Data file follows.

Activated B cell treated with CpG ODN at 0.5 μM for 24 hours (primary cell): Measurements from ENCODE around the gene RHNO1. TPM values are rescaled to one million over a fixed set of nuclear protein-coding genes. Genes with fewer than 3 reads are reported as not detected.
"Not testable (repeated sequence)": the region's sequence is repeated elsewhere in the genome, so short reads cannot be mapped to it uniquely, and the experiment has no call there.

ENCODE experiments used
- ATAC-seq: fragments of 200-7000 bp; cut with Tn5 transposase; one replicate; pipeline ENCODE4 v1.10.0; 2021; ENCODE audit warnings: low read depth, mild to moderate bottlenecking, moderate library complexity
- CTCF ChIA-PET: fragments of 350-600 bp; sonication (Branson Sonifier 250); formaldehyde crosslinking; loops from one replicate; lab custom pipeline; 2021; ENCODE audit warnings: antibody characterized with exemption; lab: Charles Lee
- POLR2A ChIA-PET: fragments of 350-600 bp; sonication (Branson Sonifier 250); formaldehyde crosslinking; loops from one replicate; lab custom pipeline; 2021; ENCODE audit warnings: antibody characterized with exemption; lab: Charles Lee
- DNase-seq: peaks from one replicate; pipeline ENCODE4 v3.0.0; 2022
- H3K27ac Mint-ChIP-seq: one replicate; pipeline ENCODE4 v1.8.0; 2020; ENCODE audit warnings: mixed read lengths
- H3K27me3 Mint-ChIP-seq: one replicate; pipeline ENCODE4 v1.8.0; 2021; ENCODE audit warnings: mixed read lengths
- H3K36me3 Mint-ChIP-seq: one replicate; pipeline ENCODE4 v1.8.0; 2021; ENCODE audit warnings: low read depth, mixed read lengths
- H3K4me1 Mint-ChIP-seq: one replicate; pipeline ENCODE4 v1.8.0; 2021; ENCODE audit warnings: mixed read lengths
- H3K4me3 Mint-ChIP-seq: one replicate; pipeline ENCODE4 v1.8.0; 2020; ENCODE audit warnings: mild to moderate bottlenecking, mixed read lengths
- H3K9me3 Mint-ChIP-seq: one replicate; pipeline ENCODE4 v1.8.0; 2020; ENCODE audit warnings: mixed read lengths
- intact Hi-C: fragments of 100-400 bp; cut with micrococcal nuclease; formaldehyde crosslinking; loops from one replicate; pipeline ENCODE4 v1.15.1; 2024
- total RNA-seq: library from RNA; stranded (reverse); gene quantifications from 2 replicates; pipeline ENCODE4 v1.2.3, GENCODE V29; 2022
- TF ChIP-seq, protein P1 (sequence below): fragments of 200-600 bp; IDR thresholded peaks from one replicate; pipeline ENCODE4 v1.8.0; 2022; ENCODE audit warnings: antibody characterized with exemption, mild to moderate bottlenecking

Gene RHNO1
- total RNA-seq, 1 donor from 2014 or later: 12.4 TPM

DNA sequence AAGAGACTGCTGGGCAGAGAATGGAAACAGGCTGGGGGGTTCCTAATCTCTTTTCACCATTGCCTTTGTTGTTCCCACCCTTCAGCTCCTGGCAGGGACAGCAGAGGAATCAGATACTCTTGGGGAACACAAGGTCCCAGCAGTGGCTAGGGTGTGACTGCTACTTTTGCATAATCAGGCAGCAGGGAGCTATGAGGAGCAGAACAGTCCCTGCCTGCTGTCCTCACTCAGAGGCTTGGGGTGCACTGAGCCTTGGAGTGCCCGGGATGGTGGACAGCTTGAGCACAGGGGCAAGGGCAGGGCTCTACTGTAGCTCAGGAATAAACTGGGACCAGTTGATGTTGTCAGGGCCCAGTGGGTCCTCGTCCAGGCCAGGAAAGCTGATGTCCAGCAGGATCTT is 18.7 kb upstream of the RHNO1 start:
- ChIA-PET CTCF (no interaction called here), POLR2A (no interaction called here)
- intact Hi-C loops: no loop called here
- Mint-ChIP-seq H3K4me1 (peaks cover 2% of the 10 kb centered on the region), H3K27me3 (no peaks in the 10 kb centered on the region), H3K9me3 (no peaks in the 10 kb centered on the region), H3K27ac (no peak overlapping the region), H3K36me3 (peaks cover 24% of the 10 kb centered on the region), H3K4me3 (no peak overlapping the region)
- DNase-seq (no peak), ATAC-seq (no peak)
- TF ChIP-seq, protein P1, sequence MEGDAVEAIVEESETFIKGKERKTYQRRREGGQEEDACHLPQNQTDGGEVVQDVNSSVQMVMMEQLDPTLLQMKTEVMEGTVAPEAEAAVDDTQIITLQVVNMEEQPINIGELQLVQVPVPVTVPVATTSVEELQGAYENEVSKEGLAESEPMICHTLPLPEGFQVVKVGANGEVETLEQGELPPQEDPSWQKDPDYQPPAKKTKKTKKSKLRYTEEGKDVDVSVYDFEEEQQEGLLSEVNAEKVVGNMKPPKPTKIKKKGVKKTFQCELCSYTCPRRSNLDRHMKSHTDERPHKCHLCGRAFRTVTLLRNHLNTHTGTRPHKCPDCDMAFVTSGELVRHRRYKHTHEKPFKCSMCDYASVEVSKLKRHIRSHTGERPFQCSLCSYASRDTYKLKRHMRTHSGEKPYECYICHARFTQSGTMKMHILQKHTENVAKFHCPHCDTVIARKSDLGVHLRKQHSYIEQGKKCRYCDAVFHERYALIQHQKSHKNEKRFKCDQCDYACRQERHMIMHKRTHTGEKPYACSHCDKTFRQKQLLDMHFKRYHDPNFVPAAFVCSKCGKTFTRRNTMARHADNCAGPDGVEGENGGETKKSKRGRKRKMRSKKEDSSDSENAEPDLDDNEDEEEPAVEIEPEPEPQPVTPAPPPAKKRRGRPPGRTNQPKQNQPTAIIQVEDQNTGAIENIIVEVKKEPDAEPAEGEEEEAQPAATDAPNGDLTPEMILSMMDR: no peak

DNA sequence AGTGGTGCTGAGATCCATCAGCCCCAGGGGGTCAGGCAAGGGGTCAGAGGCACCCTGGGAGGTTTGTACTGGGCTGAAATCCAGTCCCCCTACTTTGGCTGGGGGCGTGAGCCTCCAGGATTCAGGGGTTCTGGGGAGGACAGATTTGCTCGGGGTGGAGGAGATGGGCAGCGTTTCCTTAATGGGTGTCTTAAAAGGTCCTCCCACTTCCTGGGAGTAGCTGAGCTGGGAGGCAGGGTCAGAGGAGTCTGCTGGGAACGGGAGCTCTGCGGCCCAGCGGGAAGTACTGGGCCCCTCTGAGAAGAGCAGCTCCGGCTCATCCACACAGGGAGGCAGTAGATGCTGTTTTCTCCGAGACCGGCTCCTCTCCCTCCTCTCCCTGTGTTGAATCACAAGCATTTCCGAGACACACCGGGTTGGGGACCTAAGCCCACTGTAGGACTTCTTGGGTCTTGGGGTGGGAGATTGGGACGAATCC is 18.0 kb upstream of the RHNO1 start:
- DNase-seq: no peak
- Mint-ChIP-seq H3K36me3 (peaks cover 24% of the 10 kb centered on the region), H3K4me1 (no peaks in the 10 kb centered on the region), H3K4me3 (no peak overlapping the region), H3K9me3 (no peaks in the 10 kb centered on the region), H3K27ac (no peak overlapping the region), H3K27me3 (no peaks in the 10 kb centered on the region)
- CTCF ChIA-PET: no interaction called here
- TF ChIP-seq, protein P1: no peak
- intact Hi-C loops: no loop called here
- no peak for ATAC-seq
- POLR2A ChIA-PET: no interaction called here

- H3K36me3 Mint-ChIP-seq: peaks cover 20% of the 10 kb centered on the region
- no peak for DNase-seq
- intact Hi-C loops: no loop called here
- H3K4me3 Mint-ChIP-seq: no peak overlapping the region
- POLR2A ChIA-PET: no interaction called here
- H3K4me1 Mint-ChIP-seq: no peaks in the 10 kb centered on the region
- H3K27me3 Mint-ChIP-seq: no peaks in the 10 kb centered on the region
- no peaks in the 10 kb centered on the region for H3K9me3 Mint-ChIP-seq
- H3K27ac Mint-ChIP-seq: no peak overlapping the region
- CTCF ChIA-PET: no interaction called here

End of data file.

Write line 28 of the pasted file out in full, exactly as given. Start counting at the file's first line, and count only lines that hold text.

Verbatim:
- CTCF ChIA-PET: no interaction called here